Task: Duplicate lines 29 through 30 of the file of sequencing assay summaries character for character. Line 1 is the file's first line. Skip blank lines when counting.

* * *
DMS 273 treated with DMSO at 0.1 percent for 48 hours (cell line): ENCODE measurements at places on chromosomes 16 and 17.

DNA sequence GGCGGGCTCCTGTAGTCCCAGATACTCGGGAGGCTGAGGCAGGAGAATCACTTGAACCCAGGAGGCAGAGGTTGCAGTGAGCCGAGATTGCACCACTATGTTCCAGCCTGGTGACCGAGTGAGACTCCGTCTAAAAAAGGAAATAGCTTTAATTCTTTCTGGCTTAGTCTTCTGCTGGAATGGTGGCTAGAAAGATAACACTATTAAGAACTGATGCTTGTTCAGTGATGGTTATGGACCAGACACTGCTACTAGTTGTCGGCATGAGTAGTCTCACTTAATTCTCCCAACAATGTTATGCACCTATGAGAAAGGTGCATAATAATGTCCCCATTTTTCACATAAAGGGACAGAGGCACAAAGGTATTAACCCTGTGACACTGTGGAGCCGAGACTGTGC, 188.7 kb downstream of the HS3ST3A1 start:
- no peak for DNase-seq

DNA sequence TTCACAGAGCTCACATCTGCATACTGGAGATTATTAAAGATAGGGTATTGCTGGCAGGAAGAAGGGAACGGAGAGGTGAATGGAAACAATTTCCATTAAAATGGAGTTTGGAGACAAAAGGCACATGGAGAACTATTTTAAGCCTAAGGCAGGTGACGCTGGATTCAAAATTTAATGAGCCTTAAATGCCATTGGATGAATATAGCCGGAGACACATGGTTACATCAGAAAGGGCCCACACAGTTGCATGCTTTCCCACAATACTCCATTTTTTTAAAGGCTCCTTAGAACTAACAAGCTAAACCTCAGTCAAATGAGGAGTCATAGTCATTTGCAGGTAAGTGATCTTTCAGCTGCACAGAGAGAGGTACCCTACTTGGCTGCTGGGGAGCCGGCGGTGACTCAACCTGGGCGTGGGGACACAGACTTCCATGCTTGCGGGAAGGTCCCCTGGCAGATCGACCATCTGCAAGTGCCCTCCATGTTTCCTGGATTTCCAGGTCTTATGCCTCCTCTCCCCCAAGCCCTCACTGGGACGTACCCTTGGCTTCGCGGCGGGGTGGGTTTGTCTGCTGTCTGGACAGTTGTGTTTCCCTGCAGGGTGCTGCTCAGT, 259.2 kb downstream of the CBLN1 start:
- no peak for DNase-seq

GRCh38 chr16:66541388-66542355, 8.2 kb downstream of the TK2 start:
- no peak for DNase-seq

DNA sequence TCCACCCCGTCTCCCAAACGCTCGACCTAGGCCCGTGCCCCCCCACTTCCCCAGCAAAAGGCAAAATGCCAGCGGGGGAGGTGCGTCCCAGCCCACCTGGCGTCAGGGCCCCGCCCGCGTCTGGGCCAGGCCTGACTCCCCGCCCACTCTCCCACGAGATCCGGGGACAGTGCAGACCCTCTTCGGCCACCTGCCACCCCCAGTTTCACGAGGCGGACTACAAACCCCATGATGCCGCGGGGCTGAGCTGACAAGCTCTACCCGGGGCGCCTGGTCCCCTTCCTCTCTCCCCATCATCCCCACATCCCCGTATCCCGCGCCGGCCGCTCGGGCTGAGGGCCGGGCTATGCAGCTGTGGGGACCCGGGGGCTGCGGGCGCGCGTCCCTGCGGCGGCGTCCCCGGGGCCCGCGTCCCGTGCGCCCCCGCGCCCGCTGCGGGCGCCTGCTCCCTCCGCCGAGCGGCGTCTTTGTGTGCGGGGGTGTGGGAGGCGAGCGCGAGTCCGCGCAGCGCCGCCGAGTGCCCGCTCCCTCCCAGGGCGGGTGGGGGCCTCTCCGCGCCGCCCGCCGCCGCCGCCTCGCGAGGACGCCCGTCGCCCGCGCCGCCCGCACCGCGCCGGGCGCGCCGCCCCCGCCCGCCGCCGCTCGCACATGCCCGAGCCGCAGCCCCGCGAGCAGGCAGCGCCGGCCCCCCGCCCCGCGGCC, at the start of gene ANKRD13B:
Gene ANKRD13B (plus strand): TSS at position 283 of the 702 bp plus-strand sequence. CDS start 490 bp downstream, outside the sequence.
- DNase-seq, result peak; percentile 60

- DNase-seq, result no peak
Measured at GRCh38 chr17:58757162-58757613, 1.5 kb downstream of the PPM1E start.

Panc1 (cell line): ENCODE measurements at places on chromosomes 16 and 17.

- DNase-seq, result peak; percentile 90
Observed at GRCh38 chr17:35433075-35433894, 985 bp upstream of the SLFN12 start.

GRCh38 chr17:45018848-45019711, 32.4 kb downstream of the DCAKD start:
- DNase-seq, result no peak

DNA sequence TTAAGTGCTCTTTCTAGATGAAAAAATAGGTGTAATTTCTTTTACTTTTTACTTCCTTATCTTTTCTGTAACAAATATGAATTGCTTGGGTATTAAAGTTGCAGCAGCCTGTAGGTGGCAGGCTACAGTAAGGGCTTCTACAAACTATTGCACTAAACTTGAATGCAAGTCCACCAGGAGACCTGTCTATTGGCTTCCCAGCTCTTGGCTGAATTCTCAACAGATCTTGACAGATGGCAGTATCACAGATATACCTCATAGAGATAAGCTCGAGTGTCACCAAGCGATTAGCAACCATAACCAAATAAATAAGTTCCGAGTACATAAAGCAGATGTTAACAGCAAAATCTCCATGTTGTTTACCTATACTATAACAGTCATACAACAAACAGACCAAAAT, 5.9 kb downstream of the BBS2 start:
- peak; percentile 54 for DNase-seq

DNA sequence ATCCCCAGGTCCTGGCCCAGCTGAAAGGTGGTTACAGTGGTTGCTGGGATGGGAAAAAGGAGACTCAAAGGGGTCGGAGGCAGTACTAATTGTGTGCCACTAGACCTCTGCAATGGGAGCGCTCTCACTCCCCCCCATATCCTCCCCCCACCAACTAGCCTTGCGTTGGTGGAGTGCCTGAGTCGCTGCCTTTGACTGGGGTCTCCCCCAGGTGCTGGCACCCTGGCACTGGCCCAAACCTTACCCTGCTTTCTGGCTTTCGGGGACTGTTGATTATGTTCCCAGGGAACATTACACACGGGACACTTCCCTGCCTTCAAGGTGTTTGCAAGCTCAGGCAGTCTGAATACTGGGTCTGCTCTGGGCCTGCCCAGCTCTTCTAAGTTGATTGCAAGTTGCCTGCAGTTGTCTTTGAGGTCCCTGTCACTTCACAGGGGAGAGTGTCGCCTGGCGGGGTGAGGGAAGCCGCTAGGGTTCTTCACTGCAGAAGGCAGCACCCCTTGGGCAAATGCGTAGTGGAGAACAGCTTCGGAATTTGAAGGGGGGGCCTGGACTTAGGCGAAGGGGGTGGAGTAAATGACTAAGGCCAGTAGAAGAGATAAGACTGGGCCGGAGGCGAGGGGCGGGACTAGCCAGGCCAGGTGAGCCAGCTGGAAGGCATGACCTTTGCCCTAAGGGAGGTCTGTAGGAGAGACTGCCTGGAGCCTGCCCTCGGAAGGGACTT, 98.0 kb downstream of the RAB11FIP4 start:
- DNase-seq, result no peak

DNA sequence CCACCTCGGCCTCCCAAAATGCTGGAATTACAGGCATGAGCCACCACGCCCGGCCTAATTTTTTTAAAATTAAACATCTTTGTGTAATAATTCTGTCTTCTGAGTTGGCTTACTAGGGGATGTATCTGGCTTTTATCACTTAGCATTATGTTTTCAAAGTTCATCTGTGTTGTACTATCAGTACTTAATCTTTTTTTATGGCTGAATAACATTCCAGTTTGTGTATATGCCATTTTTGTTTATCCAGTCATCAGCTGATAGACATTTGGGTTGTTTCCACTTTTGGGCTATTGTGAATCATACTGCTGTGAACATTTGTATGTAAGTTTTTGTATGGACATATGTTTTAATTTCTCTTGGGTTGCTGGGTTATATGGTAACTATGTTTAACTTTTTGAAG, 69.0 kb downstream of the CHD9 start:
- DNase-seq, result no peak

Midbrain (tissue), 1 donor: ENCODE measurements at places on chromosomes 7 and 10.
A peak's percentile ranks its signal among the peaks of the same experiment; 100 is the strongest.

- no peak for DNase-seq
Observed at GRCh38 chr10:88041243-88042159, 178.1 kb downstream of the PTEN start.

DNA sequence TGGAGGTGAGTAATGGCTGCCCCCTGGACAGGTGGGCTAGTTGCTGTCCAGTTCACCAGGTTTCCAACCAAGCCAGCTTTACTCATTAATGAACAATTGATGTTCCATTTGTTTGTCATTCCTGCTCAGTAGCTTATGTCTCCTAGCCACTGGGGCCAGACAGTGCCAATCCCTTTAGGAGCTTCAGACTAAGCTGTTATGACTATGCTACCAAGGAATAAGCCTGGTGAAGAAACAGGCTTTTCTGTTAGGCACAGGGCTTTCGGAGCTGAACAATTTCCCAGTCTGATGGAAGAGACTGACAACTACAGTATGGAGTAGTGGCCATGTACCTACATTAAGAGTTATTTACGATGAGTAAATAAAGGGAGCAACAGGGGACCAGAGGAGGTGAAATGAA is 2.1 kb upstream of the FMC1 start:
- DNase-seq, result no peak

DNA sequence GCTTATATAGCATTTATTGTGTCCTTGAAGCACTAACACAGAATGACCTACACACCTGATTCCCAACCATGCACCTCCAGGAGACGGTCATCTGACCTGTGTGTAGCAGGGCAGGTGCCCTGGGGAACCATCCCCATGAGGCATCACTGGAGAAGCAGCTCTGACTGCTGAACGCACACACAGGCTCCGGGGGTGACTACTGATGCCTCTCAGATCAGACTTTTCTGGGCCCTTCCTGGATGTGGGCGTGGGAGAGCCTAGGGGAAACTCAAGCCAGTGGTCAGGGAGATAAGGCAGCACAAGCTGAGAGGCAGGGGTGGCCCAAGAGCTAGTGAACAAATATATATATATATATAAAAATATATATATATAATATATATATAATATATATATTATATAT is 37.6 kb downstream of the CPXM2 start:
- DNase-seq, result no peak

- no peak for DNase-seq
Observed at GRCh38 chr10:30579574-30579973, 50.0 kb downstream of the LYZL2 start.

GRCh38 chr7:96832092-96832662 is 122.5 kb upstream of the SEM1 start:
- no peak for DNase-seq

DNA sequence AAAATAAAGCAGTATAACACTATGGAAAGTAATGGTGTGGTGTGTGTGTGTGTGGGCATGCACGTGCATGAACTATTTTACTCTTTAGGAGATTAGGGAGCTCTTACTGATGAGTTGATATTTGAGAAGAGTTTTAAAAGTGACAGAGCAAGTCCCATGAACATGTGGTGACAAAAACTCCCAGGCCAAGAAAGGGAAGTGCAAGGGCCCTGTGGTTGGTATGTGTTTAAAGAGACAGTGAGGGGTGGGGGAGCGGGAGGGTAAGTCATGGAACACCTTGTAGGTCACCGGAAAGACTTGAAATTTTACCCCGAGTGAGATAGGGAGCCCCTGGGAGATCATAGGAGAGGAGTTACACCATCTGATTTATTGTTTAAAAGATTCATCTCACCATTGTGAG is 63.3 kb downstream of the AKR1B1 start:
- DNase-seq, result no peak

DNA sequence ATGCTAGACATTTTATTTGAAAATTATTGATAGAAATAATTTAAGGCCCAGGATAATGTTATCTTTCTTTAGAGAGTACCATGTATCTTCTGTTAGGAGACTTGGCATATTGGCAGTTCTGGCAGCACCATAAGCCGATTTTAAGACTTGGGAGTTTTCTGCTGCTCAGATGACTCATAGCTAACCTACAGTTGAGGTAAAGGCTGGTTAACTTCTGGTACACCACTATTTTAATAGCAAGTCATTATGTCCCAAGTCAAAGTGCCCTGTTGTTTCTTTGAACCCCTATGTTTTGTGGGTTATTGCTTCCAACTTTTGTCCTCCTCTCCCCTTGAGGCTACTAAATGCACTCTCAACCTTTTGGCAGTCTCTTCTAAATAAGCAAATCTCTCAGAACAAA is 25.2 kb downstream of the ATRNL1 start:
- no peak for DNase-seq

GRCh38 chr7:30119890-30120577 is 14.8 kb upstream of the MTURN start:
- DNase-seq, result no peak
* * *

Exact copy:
- DNase-seq, result no peak

DNA sequence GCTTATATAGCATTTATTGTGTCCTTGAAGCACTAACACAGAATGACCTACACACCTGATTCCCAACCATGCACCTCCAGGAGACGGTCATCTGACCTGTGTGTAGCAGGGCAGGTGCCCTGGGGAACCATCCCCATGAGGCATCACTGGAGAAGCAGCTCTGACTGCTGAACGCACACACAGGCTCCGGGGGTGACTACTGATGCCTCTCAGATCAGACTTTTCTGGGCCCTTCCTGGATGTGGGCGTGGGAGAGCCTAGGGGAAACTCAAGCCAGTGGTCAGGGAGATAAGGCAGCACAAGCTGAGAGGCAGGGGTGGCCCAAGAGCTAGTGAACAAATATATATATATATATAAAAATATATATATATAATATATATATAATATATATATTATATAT is 37.6 kb downstream of the CPXM2 start: